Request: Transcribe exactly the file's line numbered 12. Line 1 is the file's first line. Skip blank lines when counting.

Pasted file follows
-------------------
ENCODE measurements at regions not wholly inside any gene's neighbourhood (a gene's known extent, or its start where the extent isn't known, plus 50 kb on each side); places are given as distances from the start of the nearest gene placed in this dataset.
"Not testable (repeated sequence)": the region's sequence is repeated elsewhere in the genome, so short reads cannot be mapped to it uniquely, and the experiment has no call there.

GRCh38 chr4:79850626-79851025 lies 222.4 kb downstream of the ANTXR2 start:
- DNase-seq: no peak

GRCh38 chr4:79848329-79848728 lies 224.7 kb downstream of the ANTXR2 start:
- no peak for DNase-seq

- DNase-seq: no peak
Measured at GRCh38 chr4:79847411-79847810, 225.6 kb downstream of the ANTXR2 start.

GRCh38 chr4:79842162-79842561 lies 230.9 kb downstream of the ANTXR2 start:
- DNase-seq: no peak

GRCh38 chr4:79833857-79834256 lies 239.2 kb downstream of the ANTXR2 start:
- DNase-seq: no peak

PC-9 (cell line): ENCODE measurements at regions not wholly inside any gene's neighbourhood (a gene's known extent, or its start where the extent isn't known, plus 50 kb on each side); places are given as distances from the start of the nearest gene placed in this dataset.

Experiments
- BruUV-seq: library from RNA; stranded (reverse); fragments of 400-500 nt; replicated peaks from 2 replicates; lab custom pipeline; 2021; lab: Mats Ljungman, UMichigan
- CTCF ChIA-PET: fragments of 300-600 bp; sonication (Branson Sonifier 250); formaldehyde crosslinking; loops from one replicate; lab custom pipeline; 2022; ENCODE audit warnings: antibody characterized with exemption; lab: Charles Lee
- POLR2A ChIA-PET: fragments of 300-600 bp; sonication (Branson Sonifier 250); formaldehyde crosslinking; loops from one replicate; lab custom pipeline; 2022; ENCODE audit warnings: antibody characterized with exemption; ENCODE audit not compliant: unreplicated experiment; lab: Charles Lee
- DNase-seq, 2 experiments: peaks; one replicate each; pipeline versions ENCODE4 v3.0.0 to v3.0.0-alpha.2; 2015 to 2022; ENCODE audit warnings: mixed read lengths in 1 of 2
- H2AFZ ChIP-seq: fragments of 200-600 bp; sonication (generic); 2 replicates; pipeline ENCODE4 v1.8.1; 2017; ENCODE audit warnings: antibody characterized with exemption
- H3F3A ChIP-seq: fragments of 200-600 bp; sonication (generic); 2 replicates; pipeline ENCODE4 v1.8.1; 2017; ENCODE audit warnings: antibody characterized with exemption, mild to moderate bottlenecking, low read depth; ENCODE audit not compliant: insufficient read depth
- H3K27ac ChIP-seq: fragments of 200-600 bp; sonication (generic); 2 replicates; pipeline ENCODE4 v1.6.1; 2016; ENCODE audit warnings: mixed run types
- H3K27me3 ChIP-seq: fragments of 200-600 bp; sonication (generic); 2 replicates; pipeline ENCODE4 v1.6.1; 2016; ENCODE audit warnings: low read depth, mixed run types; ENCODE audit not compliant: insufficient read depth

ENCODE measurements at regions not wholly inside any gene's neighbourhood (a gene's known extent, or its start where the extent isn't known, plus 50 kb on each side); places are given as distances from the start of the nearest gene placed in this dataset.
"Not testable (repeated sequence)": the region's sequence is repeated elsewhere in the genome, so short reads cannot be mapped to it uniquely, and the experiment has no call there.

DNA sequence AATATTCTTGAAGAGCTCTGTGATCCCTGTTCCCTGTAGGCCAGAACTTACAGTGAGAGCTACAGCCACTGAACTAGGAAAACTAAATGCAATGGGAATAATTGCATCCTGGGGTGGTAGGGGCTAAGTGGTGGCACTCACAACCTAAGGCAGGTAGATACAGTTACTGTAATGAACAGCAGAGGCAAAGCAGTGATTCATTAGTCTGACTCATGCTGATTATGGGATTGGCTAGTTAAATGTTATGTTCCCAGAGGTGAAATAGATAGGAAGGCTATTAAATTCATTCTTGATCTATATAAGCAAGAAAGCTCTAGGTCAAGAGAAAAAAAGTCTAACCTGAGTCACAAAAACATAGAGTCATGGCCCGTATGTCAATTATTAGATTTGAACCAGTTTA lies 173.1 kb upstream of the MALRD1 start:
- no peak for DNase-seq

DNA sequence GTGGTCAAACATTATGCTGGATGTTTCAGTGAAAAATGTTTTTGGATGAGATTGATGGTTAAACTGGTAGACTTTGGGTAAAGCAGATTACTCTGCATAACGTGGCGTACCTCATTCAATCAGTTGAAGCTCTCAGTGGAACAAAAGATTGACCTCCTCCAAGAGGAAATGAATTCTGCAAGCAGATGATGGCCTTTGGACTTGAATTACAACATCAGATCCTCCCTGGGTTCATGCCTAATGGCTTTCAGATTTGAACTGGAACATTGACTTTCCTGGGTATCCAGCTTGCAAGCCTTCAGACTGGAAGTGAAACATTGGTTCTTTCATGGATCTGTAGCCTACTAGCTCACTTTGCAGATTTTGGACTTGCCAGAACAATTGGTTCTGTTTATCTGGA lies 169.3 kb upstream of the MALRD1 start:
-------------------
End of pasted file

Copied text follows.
- DNase-seq: no peak